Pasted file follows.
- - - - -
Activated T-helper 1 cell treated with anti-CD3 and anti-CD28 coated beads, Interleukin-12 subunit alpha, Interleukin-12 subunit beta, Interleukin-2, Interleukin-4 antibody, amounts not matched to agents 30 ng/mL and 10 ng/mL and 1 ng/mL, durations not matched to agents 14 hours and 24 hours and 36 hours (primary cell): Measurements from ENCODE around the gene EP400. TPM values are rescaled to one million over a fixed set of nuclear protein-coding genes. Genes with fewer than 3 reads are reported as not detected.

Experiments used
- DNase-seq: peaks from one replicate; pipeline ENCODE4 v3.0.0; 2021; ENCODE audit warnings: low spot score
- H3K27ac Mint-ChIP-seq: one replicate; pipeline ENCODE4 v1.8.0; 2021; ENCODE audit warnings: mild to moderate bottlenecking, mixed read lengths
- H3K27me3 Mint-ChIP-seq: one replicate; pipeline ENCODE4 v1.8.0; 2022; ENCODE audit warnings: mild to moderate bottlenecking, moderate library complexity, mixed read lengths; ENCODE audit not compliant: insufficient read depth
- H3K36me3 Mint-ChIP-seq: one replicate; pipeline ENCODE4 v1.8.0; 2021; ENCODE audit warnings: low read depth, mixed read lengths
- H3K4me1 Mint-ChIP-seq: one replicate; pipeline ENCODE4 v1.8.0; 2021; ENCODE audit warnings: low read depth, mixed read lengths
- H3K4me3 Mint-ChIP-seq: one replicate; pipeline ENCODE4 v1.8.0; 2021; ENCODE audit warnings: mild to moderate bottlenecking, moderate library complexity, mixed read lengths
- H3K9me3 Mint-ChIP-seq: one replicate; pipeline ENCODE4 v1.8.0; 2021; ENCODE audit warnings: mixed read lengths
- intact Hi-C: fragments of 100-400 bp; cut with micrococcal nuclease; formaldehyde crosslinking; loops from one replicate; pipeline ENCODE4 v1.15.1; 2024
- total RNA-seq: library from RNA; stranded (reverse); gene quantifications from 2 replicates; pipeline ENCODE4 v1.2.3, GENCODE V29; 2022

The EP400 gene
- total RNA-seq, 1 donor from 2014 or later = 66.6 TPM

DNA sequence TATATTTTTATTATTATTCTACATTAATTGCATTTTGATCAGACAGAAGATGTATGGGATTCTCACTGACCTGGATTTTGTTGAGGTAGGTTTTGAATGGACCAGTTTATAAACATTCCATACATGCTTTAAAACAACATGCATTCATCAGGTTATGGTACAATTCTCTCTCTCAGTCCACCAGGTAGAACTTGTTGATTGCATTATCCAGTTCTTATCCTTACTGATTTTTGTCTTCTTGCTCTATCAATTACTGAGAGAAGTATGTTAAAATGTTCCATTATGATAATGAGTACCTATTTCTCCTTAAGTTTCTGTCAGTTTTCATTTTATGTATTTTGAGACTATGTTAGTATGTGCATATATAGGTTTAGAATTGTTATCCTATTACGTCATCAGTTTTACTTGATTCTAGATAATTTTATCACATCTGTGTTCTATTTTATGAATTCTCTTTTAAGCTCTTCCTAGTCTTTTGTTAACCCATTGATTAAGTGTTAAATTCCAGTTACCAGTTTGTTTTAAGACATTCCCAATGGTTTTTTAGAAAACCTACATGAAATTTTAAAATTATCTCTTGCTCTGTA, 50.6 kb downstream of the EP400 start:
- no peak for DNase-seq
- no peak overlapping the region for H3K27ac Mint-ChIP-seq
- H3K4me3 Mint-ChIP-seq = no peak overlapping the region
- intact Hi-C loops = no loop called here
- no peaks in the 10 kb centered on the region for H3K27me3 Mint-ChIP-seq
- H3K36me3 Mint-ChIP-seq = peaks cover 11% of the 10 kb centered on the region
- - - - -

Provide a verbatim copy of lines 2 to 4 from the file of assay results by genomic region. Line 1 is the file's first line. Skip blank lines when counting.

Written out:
Experiments used
- DNase-seq: peaks from one replicate; pipeline ENCODE4 v3.0.0; 2021; ENCODE audit warnings: low spot score
- H3K27ac Mint-ChIP-seq: one replicate; pipeline ENCODE4 v1.8.0; 2021; ENCODE audit warnings: mild to moderate bottlenecking, mixed read lengths